Prototyping Silent Winter V0.5 - 14.3L SFF case with Dual 240mm Slim Radiators or Semi Passive Cooling (2020 Update)

WinterCharm

Average Stuffer
Original poster
Jan 19, 2019
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Hello friends!

Happy New Year! Since this past October, I’ve been hard at work on my CFD-driven airflow focused SFFPC case. The first shots I showed you back then were simple concepts exploring the inner layout, and possible construction methods. The design has since evolved and matured. **I’m now ready to share a little bit about v0.5**, which is the latest iteration.

Let's get into the main design!

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Renders





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Case Concept

The case was designed to hit a balance between 5 main goals:

1. Design driven by functionality and an Understanding of Fluid Dynamics.
2. *Viable* variety of options for cooling high end components. (Liquid *and* Air cooling, including semi-passive, and passive configurations)
3. Compatibility with off-the-shelf parts (ITX motherboards, low profile CPU coolers, full length 2.n slot GPUs, SFX power supplies, 240mm radiators, AIOs, etc.)
4. Premium Look and Feel (Design driven by functionality does not *have* to be ugly)
5. Sub 15L so it’s squarely an SFF case.

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What niche does this case sit in?

Silent Winter sits on the *opposite* side of the cooling vs compactness tradeoffs we usually see in the SFF market (cases typically forego fan mounts and venting to shave down to sub-10L). Silent Winter is a **CFD-Driven, airflow optimized** take on the premium SFF case, with **maximum compatibility** in mind. Even if it makes the case slightly bigger (14L vs sub-10L), the benefits of better airflow are hard to argue with: More air lets you handle hotter components, gives you more OC headroom, or allows for lower fan RPMs, and therefore a quieter system.

More details about the Semi-Passive Kit will be coming soon, but they’re currently pending another round of CFD studies.

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Silent Winter v0.5 Case Specifications: (subject to change)

Physical Dimensions:
  • Length: 30.5 cm
  • Height: 30.5 cm
  • Width: 15.4 cm
  • Volume: 14.33 L or 14,325 cm^3

Parts Compatibility:

Code:
    Motherboard: 
         Mini ITX with dual rad & quad fan
         Mini DTX with Single rad & quad fan
         {!}(Air Cooling Requires 3 fan headers on Motherboard)
         {!}(Liquid cooling Requires 2 fan headers + 1 pump header on Motherboard)
         {!}(Semi-passive Mode Requires 2 fan headers on Motherboard)

    CPU Sink: 60 mm max height

    GPU:   295 mm x 48mm x 150 mm max (~2.5 slot)
           200 mm x 54mm x 150 mm max {!}(Short GPU REQUIRED with pump/res)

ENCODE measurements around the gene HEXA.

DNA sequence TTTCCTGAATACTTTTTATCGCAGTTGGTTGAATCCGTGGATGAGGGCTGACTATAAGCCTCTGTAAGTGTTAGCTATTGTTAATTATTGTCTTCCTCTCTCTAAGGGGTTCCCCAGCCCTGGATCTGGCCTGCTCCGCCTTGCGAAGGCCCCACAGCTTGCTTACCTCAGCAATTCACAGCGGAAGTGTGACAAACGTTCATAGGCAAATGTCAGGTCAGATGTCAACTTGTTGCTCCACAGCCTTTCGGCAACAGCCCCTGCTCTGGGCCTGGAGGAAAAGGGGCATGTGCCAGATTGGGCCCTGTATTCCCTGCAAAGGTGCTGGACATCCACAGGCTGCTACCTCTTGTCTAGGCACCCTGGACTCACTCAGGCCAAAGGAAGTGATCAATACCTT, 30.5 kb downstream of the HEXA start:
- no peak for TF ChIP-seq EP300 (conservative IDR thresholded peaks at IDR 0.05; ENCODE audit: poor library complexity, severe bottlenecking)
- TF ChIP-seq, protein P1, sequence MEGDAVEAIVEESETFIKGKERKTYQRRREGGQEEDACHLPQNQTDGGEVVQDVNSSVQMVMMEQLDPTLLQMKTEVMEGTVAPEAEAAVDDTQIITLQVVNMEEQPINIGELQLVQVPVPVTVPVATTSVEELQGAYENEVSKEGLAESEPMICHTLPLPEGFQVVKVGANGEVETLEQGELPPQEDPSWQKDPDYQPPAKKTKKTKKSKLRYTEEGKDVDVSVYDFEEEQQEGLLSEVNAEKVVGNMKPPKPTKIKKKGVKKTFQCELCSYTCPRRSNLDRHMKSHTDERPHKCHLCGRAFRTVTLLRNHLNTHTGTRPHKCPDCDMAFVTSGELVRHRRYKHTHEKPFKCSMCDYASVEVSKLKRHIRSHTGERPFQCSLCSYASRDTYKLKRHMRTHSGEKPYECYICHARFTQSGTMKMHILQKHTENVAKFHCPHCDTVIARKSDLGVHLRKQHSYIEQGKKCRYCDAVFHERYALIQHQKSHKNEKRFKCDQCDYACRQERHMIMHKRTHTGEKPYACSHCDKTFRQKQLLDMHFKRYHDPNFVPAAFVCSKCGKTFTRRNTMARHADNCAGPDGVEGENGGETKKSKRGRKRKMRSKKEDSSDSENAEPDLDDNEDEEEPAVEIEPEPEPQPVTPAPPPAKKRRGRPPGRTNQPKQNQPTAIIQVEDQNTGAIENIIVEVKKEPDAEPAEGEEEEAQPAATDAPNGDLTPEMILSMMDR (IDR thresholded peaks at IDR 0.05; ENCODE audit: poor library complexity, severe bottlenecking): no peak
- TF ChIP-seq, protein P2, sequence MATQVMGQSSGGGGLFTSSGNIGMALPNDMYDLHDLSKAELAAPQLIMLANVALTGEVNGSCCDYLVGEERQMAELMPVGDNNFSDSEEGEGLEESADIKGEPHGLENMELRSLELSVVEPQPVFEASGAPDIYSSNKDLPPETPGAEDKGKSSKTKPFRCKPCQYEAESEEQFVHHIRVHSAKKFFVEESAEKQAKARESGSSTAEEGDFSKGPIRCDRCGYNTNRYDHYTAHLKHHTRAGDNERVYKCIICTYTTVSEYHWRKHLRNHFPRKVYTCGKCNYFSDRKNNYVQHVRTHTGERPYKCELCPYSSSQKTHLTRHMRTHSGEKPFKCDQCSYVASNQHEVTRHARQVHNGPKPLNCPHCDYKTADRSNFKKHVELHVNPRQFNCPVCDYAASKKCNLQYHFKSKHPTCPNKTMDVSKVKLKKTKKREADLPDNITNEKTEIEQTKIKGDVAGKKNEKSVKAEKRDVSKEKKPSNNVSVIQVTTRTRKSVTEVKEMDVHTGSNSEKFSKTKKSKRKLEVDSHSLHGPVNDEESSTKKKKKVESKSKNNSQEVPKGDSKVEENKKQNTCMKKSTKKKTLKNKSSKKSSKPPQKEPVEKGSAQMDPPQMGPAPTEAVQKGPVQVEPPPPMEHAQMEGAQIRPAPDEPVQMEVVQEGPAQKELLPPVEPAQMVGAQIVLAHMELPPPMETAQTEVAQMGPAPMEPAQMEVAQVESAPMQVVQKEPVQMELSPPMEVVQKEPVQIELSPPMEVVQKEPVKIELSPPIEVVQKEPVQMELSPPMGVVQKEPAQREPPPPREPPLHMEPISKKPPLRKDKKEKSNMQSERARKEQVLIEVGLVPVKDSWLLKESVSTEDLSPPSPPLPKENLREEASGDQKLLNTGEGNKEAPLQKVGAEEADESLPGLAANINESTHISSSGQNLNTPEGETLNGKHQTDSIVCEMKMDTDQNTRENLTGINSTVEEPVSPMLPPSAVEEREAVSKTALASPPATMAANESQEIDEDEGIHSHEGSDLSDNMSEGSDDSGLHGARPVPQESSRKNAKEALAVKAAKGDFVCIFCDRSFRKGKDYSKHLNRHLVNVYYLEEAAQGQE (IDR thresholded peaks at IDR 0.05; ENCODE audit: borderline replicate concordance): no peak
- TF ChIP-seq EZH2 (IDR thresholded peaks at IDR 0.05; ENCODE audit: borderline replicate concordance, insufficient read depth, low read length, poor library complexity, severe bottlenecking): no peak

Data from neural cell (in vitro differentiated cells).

(Note: 1S = 18mm, 2S = 36mm, 3S = 54mm)

    Radiators:  Dual 240mm Radiators: (290mm x 140mm x 30mm) dimensions
              
    Fans:  Quad 140mm x 25mm fans (In anticipation of NFA14x25)
           Quad 120mm x 25mm fans
           Quad 120mm x 15mm slim fans {!}(with radiators)

    Pump/Res: 130mm x 130mm x 55mm (NEED Short GPU) {!}(Check GPU & Pump/Res dimensions carefully!)
            (If you decide to not use a pump-block combo on the CPU/GPU)
      
            EK-Quantum Kinetic FLT 120 DDC (120mm x 105mm x 51.2mm)
            EK-XTOP SPC-60 PWM (62mm x 62mm x 51mm)
            Swiftech MCRES MICRO REV2 RESERVOIR (101mm x 103mm x 38mm)
            Swiftech MCP35X Micropump (59mm x 92mm x 62mm)
            Swiftech MCP35B Micropump (59mm x 92mm x 62mm)
            Swiftech MCP355 Micropump (44mm x 87mm x 61mm)
            Alphacool DC-LT Pump w/ FrozenCPU Res (49mm x 49mm x 65mm)
            Lightobject DC24 Straight-through brushless pump (116mm X 50mm X 50mm)       

    Power Supply: SFX (100 x 125 x 63.5 mm) or SFX-L (125 x 125 x 63.5 - not recommended, but okay)

    Power Button: Kailh Box Navy with custom round aluminum keycap (changeable for modding)

    SATA SSDs: Room for 3 x 2.5" SSDs (100mm x 70mm x 6.8mm) {!}(SHORT GPU required)

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Semi-Passive Kit (SUBJECT TO CHANGE)

Passive Cooling Projection: (Assuming 5CFM natural convection) [2] [3]

* CPU: up to 100W (~85ºC max)
* GPU: up to 150W (~85ºC max)

Semi-passive Cooling Projection: (Assuming 30 CFM fan airflow) [2] [3]

* CPU: up to 170W (~85ºC max)
* GPU: up to 335W (~85ºC max)

[2] TDP's here are rough preliminary calculations based on expected heatsink volume and area, and 23ºC / 73ºF ambient air. These are obviously subject to change, as the designs are not final. I cannot stress this enough.

[3] Numbers are based of REAL power consumption, NOT TDP. TDP is largely a marketing term, and it's highly advisable to base cooling off Package Power Consumption (Courtesy of Anandtech) as almost all power consumed by a chip (aside from rounding errors) is dissipated as heat. Neither Intel nor AMD provide accurate TDPs for their chips... (See chart for listed TDP vs Real power consumption). Keep this in mind when considering hardware to use in this build.

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Layout, and Structure

With v05, WinterCase had fundamental changes to the structure. In previous designs (v03 and before) the top and side panels attached to an internal frame. In v04 and v05 this internal frame was removed, and now the *panels* themselves are the main structural component. This was done to maximize *internal* volume.

The inner layout is a sandwich layout (popularized by the Dan A4) with the PCIE riser bridging the GPU / Motherboard. While this is typical of a Sub10L case, Traditionally, cases above 10L have a “standard” PC layout (such as the NCase M1). However, there are problems with this design in maintaining a *linear airflow path* (which is crucial for passive cooling). The “traditional” PC layout creates dead zones in airflow when passively cooling a case.